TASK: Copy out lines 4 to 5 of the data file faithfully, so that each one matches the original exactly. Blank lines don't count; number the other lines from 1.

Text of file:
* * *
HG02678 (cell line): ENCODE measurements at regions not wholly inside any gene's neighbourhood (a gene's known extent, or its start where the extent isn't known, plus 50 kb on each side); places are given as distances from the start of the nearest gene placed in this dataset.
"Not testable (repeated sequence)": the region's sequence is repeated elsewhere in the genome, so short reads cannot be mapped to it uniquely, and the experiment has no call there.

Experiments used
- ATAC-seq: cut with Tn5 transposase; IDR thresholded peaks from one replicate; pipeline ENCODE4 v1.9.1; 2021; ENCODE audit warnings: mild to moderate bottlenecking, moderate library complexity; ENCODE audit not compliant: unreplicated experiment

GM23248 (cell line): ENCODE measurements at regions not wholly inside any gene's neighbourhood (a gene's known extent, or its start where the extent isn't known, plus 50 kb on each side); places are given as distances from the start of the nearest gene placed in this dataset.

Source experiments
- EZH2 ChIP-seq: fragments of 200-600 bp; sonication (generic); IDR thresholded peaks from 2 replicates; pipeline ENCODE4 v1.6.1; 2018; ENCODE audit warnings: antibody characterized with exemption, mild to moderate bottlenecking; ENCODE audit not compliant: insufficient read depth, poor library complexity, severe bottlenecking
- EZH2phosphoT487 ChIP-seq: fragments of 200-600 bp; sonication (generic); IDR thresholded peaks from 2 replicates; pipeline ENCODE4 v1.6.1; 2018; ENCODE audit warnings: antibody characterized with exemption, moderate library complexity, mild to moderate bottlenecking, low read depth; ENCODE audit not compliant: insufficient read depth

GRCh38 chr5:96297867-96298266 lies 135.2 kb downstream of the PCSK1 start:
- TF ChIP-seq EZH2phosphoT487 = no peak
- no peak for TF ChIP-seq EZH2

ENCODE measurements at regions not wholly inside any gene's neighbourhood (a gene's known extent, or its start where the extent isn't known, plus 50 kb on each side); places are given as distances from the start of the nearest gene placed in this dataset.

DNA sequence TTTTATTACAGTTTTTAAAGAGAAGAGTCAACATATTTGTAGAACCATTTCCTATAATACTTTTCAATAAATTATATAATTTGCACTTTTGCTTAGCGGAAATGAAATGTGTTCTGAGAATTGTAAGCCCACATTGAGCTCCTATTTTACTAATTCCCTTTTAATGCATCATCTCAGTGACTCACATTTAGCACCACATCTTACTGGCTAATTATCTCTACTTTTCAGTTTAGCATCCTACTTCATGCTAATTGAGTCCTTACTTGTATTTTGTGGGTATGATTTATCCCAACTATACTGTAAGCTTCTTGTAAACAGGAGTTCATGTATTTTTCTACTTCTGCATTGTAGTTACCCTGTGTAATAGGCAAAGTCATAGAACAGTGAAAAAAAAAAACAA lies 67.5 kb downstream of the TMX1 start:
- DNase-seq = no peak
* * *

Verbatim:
- ATAC-seq: cut with Tn5 transposase; IDR thresholded peaks from one replicate; pipeline ENCODE4 v1.9.1; 2021; ENCODE audit warnings: mild to moderate bottlenecking, moderate library complexity; ENCODE audit not compliant: unreplicated experiment

GM23248 (cell line): ENCODE measurements at regions not wholly inside any gene's neighbourhood (a gene's known extent, or its start where the extent isn't known, plus 50 kb on each side); places are given as distances from the start of the nearest gene placed in this dataset.